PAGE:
Social Security Income in Retirement
Social Security is a cornerstone of retirement income. Social Security payments are designed to replace about 40% of your previous earnings, but the amount you'll receive depends on when you start taking Social Security Income. In this post, we will discuss how Social Security works and what factors affect when you should start taking Social-Security payments.
Social Security is a government-sponsored retirement program that provides benefits to retirees, disabled workers, and their families. Social Security payments are based on your lifetime earnings. The more you've earned, the higher your Social Security payment will be. Depending on the age you decide to start your payments you can earn delayed retirement credits that will increase your income.
Social Security benefits can be claimed at any time after reaching 62 years of age. The longer you delay taking the income will earn you delayed retirement credits. If a worker delays their Social security past 70 they no longer earn delayed retirement credits and only receives what they've already earned toward future Social Security payments.
It is important to do your research and speak with a Social Security specialist to make sure you are getting the most out of Social Security benefits. Social security is an essential part of retirement planning, so be sure to look into all the options available to you. There are strategies that can help optimize your Social Security income such as claiming spousal benefits or delaying Social Security payments for as long as possible.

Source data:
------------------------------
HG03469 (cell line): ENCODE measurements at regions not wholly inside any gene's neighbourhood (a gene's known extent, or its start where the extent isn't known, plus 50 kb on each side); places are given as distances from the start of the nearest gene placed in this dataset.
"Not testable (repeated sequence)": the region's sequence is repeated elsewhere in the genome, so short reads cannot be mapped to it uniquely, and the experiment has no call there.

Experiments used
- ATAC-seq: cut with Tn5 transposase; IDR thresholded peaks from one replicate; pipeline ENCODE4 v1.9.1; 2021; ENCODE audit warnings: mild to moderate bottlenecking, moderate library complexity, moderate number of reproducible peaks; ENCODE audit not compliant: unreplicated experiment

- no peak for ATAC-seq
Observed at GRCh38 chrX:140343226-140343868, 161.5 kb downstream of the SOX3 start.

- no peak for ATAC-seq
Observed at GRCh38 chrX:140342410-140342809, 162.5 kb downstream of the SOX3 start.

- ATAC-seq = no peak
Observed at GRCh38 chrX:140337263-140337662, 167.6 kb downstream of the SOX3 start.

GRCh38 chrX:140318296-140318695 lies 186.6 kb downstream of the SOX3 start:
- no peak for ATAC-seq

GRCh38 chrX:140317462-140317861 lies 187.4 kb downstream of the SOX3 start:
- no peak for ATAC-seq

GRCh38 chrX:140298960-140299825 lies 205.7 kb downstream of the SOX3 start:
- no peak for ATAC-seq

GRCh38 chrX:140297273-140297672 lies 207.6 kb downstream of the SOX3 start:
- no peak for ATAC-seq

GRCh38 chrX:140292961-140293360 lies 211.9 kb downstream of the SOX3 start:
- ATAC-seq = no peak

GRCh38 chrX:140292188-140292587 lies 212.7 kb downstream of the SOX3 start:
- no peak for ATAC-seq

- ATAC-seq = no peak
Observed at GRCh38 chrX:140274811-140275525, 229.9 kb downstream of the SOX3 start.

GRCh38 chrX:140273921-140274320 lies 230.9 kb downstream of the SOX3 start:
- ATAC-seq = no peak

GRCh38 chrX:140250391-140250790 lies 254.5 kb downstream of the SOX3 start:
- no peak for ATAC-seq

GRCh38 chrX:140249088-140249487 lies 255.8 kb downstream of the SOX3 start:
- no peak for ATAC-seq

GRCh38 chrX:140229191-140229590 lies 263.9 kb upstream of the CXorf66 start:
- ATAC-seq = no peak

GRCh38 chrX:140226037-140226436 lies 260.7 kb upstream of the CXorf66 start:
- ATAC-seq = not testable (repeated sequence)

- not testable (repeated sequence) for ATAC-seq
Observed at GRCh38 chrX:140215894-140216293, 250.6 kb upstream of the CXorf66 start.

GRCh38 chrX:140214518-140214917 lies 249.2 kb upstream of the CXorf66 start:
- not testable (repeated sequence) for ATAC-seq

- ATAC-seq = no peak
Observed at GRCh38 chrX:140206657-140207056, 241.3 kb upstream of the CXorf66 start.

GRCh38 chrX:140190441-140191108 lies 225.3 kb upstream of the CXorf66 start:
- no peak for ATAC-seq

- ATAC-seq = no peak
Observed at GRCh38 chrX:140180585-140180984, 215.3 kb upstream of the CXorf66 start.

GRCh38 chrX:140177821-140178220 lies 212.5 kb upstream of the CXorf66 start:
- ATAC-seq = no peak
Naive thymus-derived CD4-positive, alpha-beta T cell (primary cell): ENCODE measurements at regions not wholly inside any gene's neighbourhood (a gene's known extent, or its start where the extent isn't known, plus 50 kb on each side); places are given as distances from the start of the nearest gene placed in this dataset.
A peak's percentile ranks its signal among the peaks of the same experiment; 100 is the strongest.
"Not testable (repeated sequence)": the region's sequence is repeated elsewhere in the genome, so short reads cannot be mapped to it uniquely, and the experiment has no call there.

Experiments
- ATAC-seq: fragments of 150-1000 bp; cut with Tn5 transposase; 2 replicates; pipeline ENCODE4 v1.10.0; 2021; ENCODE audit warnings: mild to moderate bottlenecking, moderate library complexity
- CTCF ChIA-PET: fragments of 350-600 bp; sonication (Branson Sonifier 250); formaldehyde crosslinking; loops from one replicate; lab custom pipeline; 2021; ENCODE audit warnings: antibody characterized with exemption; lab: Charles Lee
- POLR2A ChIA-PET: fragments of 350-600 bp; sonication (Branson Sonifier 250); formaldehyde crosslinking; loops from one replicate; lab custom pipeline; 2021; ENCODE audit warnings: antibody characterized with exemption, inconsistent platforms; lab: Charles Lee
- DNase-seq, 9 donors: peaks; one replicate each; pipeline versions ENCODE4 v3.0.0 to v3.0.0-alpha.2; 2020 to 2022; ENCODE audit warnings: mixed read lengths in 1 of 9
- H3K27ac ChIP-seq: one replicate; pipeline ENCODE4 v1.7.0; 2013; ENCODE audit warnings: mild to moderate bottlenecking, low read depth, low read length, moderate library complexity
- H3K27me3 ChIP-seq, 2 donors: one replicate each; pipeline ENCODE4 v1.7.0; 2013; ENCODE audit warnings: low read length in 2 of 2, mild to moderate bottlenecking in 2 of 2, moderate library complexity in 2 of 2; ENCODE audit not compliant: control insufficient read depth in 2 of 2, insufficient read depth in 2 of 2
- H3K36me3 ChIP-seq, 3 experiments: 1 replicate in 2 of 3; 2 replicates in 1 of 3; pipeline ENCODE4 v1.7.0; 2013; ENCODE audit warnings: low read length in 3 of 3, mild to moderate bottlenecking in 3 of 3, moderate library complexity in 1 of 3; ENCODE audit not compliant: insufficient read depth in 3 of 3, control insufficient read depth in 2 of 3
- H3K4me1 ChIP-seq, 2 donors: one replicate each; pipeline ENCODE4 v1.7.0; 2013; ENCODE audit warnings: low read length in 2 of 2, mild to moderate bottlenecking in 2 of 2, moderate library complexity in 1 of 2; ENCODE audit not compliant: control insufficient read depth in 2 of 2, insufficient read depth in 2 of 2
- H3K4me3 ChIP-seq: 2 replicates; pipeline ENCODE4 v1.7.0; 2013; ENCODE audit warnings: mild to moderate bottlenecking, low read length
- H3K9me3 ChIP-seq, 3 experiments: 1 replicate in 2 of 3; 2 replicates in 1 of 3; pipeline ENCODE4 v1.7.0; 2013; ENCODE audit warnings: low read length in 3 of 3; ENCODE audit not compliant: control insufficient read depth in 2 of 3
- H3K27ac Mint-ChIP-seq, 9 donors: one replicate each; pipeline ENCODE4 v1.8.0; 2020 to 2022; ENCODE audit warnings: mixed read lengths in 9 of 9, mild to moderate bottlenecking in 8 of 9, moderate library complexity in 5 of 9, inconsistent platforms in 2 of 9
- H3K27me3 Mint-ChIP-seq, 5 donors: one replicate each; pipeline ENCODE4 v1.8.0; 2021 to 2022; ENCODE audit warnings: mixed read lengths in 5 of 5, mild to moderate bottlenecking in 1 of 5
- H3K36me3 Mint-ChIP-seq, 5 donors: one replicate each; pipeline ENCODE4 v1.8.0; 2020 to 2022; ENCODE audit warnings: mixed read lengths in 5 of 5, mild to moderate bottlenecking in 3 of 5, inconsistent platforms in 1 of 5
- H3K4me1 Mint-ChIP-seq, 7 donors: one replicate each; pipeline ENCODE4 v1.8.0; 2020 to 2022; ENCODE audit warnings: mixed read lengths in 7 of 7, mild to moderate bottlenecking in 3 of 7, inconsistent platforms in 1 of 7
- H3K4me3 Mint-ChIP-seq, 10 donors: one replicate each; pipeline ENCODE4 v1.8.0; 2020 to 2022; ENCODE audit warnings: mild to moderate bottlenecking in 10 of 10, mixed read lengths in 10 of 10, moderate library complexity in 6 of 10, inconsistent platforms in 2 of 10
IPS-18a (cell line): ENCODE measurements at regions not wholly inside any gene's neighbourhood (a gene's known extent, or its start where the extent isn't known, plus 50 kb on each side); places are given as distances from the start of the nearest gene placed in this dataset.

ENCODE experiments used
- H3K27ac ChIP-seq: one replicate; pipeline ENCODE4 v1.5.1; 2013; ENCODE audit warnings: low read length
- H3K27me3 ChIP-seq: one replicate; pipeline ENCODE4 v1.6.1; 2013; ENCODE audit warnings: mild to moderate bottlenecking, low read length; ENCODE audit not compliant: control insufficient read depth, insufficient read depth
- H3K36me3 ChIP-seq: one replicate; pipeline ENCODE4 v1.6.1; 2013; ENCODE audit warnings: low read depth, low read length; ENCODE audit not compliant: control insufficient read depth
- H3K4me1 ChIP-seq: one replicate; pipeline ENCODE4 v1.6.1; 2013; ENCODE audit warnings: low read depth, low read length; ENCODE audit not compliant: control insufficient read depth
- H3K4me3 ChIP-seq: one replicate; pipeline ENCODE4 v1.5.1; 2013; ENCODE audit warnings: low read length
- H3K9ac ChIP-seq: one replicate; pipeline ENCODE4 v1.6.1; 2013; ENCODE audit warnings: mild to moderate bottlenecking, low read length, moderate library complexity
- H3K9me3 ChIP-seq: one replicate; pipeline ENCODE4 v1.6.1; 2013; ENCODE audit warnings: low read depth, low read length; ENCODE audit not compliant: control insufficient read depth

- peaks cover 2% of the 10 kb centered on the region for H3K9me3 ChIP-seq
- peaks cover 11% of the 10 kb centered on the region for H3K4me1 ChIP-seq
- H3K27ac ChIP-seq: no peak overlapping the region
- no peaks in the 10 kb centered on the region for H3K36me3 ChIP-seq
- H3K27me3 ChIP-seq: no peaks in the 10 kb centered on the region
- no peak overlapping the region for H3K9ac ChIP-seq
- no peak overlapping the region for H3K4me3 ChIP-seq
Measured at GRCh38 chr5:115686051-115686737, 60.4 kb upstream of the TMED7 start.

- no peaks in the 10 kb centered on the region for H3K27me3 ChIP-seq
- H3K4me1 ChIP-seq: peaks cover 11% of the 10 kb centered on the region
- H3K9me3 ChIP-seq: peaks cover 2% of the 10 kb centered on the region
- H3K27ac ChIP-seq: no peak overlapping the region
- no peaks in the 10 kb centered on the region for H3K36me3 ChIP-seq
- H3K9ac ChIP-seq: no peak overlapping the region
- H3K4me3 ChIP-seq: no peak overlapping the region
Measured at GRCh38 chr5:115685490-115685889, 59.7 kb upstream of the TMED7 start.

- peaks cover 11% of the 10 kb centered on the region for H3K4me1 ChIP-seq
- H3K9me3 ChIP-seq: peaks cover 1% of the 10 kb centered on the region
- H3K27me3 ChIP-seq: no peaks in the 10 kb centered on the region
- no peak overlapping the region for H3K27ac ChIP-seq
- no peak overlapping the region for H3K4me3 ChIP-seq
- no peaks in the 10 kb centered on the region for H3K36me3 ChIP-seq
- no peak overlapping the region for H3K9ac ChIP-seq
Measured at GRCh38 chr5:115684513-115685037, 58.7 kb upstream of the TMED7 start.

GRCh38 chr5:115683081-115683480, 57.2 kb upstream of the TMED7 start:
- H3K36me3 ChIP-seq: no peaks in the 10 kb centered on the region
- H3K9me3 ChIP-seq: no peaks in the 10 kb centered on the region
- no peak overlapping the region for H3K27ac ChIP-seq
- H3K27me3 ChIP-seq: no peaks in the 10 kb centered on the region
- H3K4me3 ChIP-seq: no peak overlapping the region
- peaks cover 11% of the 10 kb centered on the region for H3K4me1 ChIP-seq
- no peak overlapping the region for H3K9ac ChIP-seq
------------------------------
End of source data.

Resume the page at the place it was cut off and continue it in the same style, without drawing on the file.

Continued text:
5 Factors that you may want to consider before turning on your Social Security payments.
1. Your Age: Social Security payments are available to those over the age of 62, but you can earn delayed retirement credits if you decide to wait until 70 to start taking Social Security Income. This can lead to an 8-32% increase in Social Security payments depending on your age.
2. Your Retirement Age: Social Security income is designed to replace around 40% of your pre-retirement earnings, so if you were planning on retiring at a younger age it could be beneficial to start Social Security payments earlier in order to help supplement your income and take some pressure off your retirement savings/investments.
3. Work Status: If you are currently employed, or plan on continuing working after reaching Social Security eligibility age, keep in mind that Social Security benefits may be reduced if you continue working and earning more than $21,240 per year (the Social Security Earnings Test Limit for 2023).
4. Spousal Benefits: If you are married (or in some cases previously married), you may be eligible for spousal benefits which can provide an additional amount of Social Security income for both spouses. The best strategy for claiming spousal benefits often depends on the different ages between spouses, so it's important to talk with a Social Security specialist before deciding when and how to take Social Security payments.
5. Current Health: Health can be a factor in determining when the best time is to take Social Security income as well - since Social Security payouts are based on your lifetime earnings and typically paid out over the course of your life if you think that you may not have many years left then it might make sense to start taking benefits earlier rather than later in order receive more total payment.
Social security income in retirement should not be taken lightly! It's important to consider all factors when deciding when to start receiving Social Security Income. Make sure you do your research and talk with a financial advisor before making any decisions about taking Social Security Income in Retirement.
For a ton more information on Social Security and how to Optimize your Social Security plan, check out our webinar recording which is available to you anytime by clicking HERE.